|Pandarika Vitthala was an orthodox Hoysala Karnataka Brahmin hailing from Saatanuru village in Karnataka. He wrote the Nartananirnaya in the 16th century. It revolves around the art of dance, but also deals with the music components like the cymbalist, drummer and singer. ('Nartananirnaya' of Pandarika Vitthala, by Priyasri V Rao, Nartanam, Oct-Dec 2002)|
|Perini, a dance performed in Prerna to evoke Shiva, flourished during the reign of the Kakatiya rulers of the Telugu country in the 10th-13th century. Performed by the warrior worshippers of Shiva, this dance belongs to the Tandava tradition - quick in tempo and depicting Veera Rasa. The dance was forgotten over the centuries, and after 700 years, Dr. Nataraj Ramakrishna revived it from its description in the Nritta Ratnavalli written (in 1253-54) by Jayapa Senapati - the 12th century commander-in-chief of the Kakatiya armies - and its depiction in the sculptures of the famous Ramappa temple near Warangal.|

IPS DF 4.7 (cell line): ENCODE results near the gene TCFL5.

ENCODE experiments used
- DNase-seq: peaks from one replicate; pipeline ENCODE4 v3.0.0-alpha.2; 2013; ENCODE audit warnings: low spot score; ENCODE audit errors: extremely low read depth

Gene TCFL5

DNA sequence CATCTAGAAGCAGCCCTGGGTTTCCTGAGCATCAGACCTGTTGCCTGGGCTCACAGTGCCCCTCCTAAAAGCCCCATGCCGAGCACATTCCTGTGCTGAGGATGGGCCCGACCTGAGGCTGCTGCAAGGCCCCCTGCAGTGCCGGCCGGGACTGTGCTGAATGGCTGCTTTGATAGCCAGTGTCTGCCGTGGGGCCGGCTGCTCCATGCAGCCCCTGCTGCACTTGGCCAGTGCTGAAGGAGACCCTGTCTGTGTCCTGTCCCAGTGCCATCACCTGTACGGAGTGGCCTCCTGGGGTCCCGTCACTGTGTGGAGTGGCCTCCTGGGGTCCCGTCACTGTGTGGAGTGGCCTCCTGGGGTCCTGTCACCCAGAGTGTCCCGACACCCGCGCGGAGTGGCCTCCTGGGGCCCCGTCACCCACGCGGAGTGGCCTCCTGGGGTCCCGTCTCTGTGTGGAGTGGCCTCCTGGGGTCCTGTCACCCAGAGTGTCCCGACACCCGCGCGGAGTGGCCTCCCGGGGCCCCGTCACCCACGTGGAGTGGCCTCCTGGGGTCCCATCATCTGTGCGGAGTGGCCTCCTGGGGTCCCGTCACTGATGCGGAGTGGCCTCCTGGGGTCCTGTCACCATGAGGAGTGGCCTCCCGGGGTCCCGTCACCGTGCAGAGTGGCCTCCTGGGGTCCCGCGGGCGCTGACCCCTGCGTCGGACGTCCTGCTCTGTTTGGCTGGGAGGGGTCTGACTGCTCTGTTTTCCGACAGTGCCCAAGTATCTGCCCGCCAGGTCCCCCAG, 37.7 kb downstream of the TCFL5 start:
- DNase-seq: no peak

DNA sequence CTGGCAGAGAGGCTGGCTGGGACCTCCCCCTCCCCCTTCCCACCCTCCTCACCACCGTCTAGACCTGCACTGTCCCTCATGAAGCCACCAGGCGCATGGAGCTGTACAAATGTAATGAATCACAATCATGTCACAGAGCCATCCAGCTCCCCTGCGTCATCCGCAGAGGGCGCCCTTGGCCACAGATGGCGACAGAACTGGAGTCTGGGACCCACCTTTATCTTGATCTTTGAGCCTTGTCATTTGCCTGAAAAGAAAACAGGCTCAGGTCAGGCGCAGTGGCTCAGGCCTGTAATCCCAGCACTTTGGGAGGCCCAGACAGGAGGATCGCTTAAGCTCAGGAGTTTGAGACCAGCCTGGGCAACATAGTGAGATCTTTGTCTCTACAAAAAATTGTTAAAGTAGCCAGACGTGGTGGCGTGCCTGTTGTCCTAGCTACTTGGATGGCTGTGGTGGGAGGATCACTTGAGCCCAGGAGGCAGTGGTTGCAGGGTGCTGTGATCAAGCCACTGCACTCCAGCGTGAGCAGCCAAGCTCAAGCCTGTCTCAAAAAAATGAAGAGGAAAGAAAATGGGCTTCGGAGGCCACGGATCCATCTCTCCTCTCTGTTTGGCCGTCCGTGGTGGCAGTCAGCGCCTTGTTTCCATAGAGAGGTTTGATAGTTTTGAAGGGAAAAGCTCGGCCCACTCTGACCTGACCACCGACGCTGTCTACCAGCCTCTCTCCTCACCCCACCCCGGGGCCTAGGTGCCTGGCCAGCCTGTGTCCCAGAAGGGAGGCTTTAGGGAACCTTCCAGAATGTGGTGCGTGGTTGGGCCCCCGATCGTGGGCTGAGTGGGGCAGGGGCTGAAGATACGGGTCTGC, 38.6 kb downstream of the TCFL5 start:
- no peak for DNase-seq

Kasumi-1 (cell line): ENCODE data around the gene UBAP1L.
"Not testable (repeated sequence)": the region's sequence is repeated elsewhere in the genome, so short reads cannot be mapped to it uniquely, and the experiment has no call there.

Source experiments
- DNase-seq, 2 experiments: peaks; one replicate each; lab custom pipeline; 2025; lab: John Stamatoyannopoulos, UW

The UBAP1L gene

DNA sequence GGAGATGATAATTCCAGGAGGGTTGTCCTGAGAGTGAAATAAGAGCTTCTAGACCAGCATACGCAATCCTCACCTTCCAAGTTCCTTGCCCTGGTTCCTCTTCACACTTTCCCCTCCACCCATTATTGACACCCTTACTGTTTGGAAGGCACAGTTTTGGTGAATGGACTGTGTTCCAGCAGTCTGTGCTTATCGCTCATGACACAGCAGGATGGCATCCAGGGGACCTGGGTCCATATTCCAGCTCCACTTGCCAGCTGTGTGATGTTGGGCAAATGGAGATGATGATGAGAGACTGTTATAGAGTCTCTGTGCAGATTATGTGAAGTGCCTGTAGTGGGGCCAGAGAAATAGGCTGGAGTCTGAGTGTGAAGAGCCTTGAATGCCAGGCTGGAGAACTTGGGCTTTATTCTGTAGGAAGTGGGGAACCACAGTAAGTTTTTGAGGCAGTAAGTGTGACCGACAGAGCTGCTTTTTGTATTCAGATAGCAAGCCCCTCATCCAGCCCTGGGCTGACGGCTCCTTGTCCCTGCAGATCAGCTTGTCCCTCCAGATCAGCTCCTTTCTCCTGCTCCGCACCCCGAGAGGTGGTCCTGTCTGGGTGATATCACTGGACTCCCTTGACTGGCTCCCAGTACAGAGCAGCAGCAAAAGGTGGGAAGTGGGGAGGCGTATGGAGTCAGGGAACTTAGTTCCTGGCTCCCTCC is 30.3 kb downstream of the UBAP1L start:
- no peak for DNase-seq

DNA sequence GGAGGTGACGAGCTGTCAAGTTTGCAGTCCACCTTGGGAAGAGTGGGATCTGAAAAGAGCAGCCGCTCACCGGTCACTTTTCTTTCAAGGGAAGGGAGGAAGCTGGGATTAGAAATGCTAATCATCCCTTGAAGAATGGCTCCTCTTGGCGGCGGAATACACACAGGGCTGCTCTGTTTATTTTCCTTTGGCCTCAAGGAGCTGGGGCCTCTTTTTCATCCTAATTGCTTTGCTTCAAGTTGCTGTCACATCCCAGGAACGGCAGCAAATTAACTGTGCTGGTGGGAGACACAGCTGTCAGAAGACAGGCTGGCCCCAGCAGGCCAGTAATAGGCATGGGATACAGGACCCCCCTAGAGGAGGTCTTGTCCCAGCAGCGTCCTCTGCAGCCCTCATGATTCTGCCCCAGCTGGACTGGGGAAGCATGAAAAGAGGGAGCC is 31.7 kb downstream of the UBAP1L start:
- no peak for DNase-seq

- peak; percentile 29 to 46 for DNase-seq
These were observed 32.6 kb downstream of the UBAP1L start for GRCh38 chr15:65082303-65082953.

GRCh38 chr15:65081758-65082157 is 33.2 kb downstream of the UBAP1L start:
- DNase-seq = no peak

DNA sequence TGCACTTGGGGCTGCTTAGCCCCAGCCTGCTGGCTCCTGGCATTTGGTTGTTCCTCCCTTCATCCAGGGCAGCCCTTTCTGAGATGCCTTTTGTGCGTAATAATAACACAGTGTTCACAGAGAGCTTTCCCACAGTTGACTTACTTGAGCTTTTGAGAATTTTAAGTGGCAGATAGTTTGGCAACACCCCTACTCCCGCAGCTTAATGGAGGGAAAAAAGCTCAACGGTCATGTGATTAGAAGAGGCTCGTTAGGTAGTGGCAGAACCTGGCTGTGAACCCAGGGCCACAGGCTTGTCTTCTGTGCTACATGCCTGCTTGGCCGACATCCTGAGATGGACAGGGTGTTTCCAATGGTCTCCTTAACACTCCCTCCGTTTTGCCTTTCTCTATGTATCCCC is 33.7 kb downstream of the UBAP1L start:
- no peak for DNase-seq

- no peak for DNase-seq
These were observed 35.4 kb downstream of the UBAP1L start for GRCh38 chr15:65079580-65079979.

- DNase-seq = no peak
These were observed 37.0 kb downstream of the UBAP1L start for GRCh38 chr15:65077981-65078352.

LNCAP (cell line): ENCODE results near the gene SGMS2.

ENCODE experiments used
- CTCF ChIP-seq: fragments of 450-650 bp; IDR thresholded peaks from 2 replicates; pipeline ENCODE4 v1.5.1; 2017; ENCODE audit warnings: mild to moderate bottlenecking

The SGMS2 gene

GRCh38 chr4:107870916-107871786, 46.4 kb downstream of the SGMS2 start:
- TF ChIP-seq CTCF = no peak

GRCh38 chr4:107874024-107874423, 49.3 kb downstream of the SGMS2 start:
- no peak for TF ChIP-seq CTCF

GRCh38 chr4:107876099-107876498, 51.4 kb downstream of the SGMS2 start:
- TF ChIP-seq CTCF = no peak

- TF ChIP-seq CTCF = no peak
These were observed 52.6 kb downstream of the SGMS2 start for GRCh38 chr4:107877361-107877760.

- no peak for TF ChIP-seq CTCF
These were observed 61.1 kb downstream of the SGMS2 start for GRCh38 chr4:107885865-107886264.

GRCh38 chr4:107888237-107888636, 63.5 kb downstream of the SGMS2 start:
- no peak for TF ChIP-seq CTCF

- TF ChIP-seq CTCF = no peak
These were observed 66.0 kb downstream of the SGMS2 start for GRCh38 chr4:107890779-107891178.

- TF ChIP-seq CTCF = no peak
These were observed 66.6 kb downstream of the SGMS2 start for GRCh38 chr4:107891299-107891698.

Purulia Chhau dance style, patronized by tribals and farmers, had its origin
in the Purulia district of W Bengal. Seraikella Chhau evolved and grew
in the Seraikella princely state of Bihar. Mayurbhanj Chhau developed in
the Mayurbhanj princely state in Orissa. The Purulia Chhau reflects the
rural ethos and the traditions and conventions as followed by the tribals.
In contrast, the Mayurbhanj and Seraikella forms mirror the sophistication
of the princes of the two princely states.
('Chhau time' by Pisipati Sriram, Indian Express Chennai, Sept 27, 2001)